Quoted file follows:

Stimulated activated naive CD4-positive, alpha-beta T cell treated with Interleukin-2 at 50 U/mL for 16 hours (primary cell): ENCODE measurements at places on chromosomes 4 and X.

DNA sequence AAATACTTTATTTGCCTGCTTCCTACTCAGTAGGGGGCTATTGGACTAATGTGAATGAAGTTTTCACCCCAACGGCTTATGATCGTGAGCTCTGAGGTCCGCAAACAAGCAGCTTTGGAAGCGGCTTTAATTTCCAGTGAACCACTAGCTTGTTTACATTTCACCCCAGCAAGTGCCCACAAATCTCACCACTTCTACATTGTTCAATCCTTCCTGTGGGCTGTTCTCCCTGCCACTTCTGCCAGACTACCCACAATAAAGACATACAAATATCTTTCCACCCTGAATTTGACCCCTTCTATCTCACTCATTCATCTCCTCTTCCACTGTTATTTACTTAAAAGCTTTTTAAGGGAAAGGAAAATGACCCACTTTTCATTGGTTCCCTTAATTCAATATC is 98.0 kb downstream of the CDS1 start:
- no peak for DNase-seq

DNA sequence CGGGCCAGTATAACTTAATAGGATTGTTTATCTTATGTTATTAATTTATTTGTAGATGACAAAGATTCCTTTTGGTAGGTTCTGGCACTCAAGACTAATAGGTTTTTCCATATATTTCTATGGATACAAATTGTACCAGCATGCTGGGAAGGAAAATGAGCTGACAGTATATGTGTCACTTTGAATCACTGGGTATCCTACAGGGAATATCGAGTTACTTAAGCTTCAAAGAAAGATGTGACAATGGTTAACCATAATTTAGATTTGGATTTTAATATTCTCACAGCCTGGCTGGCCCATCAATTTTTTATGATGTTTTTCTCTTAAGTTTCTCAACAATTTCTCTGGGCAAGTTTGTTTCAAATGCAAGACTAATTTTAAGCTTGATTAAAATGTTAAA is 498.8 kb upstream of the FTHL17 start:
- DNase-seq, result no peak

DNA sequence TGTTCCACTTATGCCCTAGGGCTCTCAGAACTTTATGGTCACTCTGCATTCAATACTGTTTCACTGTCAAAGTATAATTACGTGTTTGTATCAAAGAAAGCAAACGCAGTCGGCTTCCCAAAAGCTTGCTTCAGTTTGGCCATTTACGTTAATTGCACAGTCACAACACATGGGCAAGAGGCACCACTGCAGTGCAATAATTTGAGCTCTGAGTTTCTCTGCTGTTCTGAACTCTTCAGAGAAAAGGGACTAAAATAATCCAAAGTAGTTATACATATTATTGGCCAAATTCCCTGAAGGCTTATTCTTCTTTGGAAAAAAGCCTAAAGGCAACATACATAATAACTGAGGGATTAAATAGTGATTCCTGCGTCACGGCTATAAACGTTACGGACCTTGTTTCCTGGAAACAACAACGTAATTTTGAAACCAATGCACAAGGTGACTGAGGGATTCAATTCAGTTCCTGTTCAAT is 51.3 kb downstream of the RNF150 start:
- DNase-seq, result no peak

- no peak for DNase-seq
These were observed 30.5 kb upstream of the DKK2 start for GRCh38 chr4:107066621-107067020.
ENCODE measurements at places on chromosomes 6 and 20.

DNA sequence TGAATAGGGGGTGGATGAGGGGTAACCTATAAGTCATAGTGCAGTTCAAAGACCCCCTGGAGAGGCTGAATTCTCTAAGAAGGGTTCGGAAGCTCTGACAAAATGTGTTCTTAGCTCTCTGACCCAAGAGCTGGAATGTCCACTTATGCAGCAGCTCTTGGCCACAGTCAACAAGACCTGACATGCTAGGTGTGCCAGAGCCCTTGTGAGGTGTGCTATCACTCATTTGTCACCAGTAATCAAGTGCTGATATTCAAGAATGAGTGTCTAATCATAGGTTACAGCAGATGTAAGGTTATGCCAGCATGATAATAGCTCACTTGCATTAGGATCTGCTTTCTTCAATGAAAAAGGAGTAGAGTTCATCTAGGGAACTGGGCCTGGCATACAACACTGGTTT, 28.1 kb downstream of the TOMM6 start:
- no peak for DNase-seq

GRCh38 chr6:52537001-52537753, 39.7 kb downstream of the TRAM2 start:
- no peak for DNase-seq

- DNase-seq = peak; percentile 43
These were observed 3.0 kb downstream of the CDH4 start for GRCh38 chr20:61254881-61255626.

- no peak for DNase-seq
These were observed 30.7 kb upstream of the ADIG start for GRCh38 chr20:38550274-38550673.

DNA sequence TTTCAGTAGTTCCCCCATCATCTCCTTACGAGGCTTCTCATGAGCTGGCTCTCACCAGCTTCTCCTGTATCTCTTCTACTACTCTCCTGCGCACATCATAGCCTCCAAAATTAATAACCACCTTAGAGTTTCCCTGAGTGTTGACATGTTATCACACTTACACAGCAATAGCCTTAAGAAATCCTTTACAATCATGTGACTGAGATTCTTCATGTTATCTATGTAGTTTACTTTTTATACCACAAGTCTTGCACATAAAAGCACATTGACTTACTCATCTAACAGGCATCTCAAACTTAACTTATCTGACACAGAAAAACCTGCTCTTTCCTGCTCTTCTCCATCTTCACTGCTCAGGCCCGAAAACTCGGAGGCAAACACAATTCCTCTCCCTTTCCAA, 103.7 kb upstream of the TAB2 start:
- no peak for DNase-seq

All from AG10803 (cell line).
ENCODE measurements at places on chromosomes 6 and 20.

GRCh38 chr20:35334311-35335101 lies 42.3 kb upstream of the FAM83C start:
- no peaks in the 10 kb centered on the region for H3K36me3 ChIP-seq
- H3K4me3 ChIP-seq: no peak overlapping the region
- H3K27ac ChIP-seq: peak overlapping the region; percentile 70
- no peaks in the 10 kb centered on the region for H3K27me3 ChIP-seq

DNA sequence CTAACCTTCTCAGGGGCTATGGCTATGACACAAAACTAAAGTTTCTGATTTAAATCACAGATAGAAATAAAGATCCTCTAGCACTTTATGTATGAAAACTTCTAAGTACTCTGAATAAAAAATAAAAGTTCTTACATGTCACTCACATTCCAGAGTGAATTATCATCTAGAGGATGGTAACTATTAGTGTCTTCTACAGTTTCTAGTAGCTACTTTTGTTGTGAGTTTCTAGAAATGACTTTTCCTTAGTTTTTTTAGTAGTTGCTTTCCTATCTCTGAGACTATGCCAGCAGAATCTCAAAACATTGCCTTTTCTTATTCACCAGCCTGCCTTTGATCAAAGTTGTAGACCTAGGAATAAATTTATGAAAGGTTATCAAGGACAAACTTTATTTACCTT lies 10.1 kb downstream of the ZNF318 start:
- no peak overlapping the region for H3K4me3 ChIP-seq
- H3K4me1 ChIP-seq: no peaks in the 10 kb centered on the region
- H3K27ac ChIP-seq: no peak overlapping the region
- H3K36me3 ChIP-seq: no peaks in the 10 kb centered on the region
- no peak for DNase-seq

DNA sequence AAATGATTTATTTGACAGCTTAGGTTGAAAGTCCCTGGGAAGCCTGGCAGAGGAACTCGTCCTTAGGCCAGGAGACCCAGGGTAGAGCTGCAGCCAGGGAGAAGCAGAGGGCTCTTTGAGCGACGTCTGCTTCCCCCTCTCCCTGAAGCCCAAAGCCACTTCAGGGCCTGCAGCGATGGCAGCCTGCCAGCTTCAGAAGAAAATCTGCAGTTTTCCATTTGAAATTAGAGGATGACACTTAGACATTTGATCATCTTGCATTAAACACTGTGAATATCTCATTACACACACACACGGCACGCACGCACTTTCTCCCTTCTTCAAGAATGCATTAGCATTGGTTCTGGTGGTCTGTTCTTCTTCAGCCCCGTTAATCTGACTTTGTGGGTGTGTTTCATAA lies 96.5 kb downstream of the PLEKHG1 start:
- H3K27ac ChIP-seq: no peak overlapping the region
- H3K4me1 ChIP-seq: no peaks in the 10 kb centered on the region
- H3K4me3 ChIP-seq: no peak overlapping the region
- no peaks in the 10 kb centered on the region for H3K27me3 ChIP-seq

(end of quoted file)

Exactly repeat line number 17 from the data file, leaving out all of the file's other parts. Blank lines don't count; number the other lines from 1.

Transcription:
- no peak for DNase-seq